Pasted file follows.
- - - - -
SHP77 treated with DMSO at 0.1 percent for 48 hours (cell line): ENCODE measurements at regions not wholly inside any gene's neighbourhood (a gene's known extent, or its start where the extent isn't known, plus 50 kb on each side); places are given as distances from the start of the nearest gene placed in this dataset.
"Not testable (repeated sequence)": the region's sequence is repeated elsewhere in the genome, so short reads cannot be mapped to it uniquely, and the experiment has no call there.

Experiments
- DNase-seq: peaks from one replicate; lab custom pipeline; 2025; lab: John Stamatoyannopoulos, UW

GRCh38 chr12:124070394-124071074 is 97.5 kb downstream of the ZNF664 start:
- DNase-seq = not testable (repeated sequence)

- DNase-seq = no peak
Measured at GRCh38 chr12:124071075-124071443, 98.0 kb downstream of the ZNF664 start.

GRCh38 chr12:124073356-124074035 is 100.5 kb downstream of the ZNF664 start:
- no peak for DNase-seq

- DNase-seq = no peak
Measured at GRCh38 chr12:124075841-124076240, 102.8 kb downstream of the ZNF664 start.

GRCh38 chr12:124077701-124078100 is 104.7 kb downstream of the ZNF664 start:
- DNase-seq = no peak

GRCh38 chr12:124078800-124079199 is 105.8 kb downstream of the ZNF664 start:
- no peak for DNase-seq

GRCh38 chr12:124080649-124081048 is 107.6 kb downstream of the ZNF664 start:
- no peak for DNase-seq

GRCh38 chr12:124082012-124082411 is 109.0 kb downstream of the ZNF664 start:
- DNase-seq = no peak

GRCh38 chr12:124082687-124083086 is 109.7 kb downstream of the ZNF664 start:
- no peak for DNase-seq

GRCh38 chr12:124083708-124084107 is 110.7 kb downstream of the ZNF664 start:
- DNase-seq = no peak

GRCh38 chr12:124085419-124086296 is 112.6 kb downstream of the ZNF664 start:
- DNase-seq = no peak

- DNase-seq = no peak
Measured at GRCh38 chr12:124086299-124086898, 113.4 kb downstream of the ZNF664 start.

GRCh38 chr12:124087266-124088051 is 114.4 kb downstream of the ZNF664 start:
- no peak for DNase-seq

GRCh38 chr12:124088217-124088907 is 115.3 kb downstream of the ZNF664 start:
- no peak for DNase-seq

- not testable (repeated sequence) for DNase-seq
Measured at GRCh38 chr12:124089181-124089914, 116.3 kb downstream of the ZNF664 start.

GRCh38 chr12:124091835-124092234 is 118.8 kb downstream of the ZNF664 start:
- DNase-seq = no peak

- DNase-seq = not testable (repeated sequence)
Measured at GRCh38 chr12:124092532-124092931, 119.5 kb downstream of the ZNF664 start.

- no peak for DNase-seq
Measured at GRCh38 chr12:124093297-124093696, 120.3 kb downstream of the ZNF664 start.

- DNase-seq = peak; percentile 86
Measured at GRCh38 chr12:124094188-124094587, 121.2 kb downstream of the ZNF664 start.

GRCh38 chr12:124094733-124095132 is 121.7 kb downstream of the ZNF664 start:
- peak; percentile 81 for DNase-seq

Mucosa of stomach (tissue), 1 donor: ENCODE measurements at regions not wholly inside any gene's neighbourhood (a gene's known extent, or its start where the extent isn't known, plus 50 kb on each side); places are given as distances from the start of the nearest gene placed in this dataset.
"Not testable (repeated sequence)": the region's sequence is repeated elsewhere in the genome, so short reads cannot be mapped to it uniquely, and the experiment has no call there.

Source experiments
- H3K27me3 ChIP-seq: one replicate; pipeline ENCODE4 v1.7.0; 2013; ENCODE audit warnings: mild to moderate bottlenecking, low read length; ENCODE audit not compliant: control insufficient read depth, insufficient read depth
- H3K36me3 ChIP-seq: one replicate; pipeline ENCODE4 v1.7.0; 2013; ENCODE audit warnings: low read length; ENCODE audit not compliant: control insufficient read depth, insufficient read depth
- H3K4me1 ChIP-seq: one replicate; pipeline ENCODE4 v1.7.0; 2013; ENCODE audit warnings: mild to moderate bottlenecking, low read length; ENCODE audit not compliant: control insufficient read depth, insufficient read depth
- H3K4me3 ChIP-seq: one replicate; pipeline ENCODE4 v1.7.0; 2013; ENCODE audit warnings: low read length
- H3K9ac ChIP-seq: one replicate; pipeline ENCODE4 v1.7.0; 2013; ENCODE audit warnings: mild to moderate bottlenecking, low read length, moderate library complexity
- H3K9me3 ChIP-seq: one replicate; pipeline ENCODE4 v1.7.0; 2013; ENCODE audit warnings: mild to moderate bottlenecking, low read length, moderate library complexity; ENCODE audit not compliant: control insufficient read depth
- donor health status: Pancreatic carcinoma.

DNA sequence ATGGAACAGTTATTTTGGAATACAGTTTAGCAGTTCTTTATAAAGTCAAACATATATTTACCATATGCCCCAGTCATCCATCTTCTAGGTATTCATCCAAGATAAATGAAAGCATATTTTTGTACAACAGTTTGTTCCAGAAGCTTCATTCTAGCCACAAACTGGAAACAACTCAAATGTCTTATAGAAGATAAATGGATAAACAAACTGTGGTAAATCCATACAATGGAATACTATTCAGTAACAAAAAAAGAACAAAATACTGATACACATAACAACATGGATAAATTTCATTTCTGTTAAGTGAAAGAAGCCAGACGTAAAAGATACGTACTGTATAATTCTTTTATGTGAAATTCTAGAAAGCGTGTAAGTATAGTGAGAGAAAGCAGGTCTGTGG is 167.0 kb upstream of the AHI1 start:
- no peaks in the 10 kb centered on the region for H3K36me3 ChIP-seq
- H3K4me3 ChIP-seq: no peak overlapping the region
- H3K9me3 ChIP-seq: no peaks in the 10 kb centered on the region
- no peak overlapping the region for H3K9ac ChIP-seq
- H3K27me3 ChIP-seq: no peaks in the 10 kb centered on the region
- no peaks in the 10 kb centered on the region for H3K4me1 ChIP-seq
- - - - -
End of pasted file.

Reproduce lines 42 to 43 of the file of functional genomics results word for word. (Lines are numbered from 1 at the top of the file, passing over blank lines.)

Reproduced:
Measured at GRCh38 chr12:124094188-124094587, 121.2 kb downstream of the ZNF664 start.

GRCh38 chr12:124094733-124095132 is 121.7 kb downstream of the ZNF664 start: